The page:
Patients studied in the ISCHEMIA trial, the largest trial to date to compare revascularisation with a conservative strategy in patients with stable ischaemic heart disease (SIHD), may be unrepresentative of ischaemic heart disease patients entering US cath labs, research presented in a late-breaking trial session at the Society for Cardiovascular Angiography & Interventions 2021 scientific sessions (SCAI 2021, 28 April–1 May, virtual) has concluded.
ISCHEMIA has been described as one of the most important trials in interventional cardiology in recent years. Supported by the US National Heart, Lung, and Blood Institute, the trial looked at whether there is a benefit to adding cardiac catheterisation and, if feasible, revascularisation to optimal medical therapy in stable patients with at least moderate ischaemia on a stress test. Results of the trial were presented at the 2019 American Heart Association Scientific Sessions (AHA 2019; 16–18 November, Philadelphia, USA) by Judith S Hochman (New York University School of Medicine, New York, USA), and concluded that there is no additional benefit to revascularisation in these patients at a median of three years after the procedure.
However, a cross-sectional analysis of the National Cardiovascular Data Registry (NCDR) CathPCI Registry, findings of which were presented at SCAI 2021 by Saurav Chatterjee (Northshore and Long Island Jewish Hospitals of the Northwell Health System, New York, USA), has found that only a minority of SIHD patients referred for coronary intervention in contemporary practice clearly resemble those enrolled in the ISCHEMIA trial.
“The ISCHEMIA trial is one of the most important studies in interventional cardiology over the last decade. While the findings are very valuable in informing our decision-making in many patients – the population enrolled does not appear representative of the broad range of patients that modern US coronary interventionists encounter,” said study senior author Jay Giri (Penn Medicine, Philadelphia, USA).
Patients excluded from ISCHEMIA included those with acute coronary syndrome (ACS), cardiac arrest, cardiogenic shock, ejection fraction <35%, significant left main disease, cardiomyopathy, cardiac transplant, those non-adherent to medication, at high bleeding risk and those having anatomy unsuitable for revascularisation, Chatterjee told SCAI attendees during his virtual presentation.
“That made us hypothesise that potentially, this would lead to a significant proportion of patients who are routinely considered for revascularisation in current US practice,” he said. “Additionally, there are patients, who for various reasons were enrolled over a decade for the ISCHEMIA trial, which may not be representative of the most current form of practice in the USA.”
The study team also assessed variability among different centres in the proportion of ISCHEMIA-like versus patients who did not represent ISCHEMIA in the population of patients who underwent PCI for SIHD.
Analysis was conducted on data collected from the CathPCI Registry between October 2017‒June 2019, which included 388,212 patients from more than 1,600 hospitals. Participants included patients undergoing percutaneous coronary intervention (PCI) for SIHD in routine clinical practice. This SIHD population represented 42.9% of all performed PCI over the examined time period, the analysis showed, with the majority of US PCI performed in patients with ACS, cardiac arrest, or cardiogenic shock. Patients who met ISCHEMIA trial inclusion criteria—moderate to severe ischemia on functional testing, lack of high-risk anatomic or clinical features—and those who did not, were identified.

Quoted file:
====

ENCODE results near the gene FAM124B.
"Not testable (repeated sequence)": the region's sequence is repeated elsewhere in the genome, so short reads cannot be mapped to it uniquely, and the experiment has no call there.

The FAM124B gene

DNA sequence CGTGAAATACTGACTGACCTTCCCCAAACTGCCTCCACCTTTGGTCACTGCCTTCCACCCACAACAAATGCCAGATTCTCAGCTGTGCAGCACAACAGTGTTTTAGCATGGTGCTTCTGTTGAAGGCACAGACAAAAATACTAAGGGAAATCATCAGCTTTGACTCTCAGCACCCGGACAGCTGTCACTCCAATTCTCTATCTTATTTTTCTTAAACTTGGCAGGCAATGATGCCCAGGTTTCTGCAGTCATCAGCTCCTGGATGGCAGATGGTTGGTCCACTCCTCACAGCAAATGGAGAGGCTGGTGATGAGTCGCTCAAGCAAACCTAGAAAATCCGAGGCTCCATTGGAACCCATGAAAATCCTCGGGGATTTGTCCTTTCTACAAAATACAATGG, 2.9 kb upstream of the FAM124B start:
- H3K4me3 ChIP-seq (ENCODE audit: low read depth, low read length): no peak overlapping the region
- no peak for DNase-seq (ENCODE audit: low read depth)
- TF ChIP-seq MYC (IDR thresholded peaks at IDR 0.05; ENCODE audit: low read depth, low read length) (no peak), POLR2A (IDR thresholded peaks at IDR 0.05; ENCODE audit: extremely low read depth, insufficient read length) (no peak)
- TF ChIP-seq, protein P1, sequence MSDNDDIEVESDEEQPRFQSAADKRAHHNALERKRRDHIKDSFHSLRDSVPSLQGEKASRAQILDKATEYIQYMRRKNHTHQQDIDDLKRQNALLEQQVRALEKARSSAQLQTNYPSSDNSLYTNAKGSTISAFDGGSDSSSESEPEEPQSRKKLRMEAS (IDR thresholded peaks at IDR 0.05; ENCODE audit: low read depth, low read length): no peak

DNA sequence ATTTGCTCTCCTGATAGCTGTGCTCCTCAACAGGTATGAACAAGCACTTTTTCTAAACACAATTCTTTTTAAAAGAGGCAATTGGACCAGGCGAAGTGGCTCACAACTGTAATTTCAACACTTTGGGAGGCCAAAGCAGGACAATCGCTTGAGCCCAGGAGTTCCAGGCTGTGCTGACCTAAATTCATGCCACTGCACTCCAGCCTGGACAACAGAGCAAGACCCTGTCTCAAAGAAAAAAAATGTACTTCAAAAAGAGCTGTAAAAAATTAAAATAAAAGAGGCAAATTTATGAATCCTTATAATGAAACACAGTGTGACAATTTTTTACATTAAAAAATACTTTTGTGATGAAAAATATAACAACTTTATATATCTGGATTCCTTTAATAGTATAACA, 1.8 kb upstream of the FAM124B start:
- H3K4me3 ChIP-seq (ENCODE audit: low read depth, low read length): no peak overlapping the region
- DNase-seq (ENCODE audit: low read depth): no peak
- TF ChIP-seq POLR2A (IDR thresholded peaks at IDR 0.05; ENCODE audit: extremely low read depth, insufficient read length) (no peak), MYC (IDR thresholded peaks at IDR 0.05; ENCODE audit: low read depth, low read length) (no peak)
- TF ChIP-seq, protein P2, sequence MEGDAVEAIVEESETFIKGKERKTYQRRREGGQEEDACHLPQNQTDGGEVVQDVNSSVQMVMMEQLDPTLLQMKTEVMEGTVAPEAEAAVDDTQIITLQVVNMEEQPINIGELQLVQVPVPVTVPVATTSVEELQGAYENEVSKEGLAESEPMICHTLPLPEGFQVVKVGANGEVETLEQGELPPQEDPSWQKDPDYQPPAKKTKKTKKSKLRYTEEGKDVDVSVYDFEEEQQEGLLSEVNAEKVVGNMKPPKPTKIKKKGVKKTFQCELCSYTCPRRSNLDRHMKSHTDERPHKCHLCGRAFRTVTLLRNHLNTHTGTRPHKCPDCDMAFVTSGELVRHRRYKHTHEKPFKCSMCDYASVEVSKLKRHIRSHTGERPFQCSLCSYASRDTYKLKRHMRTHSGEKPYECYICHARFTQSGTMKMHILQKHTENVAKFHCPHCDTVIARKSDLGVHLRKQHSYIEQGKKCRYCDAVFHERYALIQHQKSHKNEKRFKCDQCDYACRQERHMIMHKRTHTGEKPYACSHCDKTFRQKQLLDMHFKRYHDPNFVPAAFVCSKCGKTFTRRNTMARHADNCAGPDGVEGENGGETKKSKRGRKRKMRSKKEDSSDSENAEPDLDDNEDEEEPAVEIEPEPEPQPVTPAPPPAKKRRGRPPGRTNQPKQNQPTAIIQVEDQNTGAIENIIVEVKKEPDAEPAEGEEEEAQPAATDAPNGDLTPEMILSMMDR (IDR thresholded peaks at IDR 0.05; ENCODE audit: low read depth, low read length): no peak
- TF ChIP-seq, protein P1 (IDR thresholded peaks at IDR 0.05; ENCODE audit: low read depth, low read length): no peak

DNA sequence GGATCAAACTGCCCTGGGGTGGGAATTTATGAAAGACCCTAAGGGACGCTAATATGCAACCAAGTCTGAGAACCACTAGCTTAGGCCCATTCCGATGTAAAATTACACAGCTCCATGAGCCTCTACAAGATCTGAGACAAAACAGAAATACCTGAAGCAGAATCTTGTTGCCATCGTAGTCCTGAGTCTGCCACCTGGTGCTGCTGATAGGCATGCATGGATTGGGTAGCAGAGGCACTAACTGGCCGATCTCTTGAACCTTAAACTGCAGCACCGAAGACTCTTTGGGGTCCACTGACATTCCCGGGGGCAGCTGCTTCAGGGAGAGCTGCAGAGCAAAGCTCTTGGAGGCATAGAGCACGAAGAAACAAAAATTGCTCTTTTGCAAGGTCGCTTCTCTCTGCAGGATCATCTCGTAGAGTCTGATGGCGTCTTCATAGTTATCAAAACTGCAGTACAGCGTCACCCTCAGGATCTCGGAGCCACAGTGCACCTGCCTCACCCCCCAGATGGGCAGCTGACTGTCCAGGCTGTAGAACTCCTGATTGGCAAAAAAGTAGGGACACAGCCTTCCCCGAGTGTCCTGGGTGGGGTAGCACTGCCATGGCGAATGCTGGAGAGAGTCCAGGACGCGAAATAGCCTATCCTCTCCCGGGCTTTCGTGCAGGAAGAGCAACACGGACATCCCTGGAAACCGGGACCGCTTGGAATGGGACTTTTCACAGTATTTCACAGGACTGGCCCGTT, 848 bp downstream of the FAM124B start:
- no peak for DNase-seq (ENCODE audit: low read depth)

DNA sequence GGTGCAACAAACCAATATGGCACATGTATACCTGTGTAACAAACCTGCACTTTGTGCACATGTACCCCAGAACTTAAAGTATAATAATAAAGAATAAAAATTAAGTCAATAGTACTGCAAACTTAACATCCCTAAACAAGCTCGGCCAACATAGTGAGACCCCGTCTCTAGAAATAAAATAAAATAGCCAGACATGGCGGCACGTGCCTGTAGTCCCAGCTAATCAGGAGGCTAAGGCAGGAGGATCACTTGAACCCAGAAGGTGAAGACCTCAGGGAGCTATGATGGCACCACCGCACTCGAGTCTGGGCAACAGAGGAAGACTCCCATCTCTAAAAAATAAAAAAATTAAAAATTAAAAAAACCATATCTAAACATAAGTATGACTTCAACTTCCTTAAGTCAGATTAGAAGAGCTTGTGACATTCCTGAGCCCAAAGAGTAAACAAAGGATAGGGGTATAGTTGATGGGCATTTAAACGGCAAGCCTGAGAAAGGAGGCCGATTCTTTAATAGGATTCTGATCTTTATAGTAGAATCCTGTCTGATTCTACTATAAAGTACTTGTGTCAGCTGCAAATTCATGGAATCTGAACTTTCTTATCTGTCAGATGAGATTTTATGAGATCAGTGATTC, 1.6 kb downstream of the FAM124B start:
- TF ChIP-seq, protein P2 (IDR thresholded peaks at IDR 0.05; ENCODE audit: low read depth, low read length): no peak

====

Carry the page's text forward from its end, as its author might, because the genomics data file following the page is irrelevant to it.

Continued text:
Among US patients undergoing PCI for SIHD between October 2017–June 2019, 32.3% met ISCHEMIA trial enrolment criteria. Among SIHD patients that did not meet criteria, 18.5% had SIHD with high-risk features (35.2% left main disease, 43.7% left ventricular systolic dysfunction, 16.8% end-stage renal disease), 17.3% had SIHD with negative or low-risk functional testing, and 31.9% either had no stress testing or did not have ischemic burden reported. Compared with the other SIHD cohorts, the ISCHEMIA-like cohort had the lowest in-hospital mortality rate (0.1%), and comparable in-hospital bleeding (0.6%), and acute kidney injury requiring haemodialysis (0.04%).
The findings led Chatterjee, Giri and colleagues to draw the conclusion that a large proportion of contemporary patients undergoing PCI for SIHD in the USA would not have met criteria for inclusion in the ISCHEMIA trial, adding that there was evidence of significant variability in patient selection among SIHD PCI centres.
“Our study reveals that most patients who have intervention are not reflected in the ISCHEMIA trial,” said Chatterjee. “These results help shine a light into what is truly happening in cath labs across the country, and the kinds of patients who are being referred for intervention.”
Following his presentation, Chatterjee was asked by session moderator David Cox (Brookwood Baptist Health, Birmingham, USA) to summarise the “bottom line” from the group’s research. Chatterjee responded: “One of the things that we would like to highlight is that while ISCHEMIA guides a certain component of our clinical decision making, it does not represent all patients who undergo PCI in the USA. There is a large proportion of patients who do not meet these criteria, and future research needs to identify the appropriate patient cohort who will derive the most benefit, especially among patients with SIHD with a need for revascularisation.”